A key challenge in obtaining truthful informed consent is the required disclosure of the potential negative effects of psychotherapy. Balancing the principles of autonomy and nonmaleficence causes an ethical dilemma . On the one hand, psychotherapists strive to provide transparent information about possible treatment risks to enable autonomous informed decision-making. On the other hand, the disclosure of risk information can be harmful in itself, as it might cause nocebo effects. The latter effects are usually described as adverse effects that are not caused by the procedure but by negative expectations or negative prior learning experiences [ , ]. Thus, patients who were initially informed about the potential side effects at the beginning of psychotherapy are suggested to be more likely to experience these disclosed side effects than patients who did not receive this information before.
In clinical practice, informed consent procedures often fall short of legal and ethical recommendations of truthful informed consent [, ]. So far, informed consent does not seem to be an integral part of clinical routine [ , ]. Empirical research, however, provides evidence that patients experiencing mental disorders have extensive information and decision-making needs [ , ]. Thus, a one-size-fits-all approach for providing consent information that neglects individual information needs may be insufficient.
Recent research suggests that the informed consent procedure might be underestimated in its clinical relevance to strengthen the contributing factors of psychotherapy outcome . There are already first indications that the disclosure of transparent and contextualized information can effectively optimize treatment expectations [ ]. Since treatment expectations are considered a key mechanism of change in psychotherapy [ ], it is conceivable that truthful informed consent might elicit relevant expectation effects that reinforce treatment outcome [ , ]. Moreover, the autonomous treatment motivation and treatment adherence of patients might be strengthened [ , ]. However, it remains unclear how these key predictors of psychotherapy outcome can be optimally addressed in a tangible informed consent procedure.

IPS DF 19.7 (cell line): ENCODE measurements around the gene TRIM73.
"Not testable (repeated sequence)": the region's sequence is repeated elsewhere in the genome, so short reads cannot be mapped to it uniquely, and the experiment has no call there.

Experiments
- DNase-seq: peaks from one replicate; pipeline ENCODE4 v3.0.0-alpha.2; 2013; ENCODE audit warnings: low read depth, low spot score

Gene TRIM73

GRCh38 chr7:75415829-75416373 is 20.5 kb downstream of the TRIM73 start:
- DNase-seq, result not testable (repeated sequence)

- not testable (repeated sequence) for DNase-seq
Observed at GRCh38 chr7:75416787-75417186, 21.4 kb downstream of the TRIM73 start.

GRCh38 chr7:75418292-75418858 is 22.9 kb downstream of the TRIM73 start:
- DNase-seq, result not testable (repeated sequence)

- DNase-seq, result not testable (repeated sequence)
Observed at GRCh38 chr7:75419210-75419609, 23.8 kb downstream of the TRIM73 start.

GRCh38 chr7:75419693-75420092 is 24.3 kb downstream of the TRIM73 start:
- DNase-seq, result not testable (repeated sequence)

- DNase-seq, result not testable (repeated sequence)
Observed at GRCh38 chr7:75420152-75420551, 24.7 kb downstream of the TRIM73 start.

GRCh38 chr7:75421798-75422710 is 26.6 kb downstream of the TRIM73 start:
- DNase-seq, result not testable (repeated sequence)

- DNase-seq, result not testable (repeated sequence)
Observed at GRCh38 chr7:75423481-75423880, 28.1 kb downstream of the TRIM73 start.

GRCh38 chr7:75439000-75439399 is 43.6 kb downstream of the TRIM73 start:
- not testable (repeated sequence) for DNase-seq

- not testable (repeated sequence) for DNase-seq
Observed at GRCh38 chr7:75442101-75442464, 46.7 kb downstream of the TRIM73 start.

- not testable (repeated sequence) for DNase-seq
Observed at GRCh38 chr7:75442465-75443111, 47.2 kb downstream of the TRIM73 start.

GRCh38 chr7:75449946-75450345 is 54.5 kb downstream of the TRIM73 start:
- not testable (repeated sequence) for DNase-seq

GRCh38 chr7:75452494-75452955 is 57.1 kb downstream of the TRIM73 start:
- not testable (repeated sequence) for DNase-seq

Framing, contextualization, and shared decision-making might represent 3 promising strategies to optimize informed consent procedures. First, positive information framing might contribute to overcoming the dilemma of presenting transparent information about risks of psychotherapy on the one hand and preventing nocebo effects on the other hand . Empirical findings suggest that positive framing may reduce side-effect expectations [ ] and nocebo side effects [ ]. Second, contextualizing information might positively influence treatment expectations and reduce decisional conflicts [ , ]. Third, integrating shared decision-making strategies might promote patient-centered care [ , ]. Advanced approaches for addressing, integrating, and implementing those strategies within an elaborate informed consent procedure are still missing in clinical practice to this day [ , ].